In view of the serious air-pollution problems in some parts of China it is good to hear about the development of renewable energy from Karsten Sach, deputy director general for European and international environment policy at the German Ministry for the Environment, Nature Conservation and Nuclear Safety.
During an interview with the South China Morning Post in Berlin, he observed that in China renewable energy is reaching the market faster than nuclear power:
“If you analyse the last 10 years, the thinking in China has shifted more and more towards renewables. I see that renewables are getting to the markets quicker than expected and nuclear energy is getting to the markets slower than expected”.
Beijing’s 12th five-year plan for 2011 to 2015 includes increasing:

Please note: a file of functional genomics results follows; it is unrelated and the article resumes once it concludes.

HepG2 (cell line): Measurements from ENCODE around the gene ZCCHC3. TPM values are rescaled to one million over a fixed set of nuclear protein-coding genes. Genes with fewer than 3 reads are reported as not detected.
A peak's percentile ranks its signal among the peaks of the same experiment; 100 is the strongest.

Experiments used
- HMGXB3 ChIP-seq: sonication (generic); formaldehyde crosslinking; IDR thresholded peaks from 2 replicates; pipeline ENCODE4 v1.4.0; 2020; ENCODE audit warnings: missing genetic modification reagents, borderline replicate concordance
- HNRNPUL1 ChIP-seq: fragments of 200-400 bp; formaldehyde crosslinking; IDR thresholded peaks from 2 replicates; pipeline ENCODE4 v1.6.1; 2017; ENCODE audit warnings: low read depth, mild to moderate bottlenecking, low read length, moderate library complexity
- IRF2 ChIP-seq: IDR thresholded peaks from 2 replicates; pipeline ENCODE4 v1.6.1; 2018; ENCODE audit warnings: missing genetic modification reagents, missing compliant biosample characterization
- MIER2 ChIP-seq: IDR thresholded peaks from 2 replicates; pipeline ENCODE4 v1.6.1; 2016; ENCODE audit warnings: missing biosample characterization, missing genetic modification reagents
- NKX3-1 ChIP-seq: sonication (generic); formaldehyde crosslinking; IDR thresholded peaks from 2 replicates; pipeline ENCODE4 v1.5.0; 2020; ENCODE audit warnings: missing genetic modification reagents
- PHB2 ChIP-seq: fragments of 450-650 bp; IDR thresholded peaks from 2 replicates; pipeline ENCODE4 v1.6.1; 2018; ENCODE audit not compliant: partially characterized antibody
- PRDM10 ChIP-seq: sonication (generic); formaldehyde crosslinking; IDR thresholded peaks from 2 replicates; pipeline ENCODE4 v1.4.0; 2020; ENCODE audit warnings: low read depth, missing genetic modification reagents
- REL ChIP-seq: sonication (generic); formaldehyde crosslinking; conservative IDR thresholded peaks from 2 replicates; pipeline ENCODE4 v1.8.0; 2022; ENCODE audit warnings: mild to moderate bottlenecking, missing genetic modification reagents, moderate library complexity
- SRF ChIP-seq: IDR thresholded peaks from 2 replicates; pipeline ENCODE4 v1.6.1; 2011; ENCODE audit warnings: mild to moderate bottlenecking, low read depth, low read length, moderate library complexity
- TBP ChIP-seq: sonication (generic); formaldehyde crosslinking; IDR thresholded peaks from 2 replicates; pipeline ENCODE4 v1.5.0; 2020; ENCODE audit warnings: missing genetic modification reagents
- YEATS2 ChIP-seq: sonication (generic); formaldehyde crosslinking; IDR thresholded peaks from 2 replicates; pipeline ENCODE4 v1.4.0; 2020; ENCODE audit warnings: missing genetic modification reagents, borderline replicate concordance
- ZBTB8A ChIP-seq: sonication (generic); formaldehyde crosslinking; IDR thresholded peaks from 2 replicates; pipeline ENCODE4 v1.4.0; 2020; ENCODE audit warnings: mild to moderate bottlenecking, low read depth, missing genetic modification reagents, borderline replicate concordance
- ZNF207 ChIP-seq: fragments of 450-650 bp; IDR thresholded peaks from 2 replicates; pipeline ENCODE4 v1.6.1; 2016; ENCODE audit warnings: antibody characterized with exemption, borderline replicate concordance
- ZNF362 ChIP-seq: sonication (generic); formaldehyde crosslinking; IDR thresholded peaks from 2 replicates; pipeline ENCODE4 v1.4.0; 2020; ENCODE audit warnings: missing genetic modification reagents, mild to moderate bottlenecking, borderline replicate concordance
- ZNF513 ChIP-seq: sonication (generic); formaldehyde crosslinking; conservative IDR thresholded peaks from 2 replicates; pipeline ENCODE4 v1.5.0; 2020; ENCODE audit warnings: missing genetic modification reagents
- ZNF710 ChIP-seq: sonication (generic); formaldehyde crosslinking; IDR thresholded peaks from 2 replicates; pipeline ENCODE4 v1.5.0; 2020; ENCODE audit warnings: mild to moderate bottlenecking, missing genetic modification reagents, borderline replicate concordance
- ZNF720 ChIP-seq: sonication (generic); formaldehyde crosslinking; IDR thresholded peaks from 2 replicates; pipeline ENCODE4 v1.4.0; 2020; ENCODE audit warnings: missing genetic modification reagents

- hydropower capacity to 290GW,
- solar power capacity to 21GW,
- on-grid wind power capacity to 100GW
- and capacity for generating energy by burning biomass to 7.5GW by 2015.
By then, the country hopes that 20% of the electricity it generates will come from renewable sources. Installed nuclear capacity is expected to reach 40GW by 2015.
Karsten Sach said the country understood it could deliver energy in a socially beneficial way, without air pollution, and create jobs in remote areas. China recognises that renewables will form a world market in the future.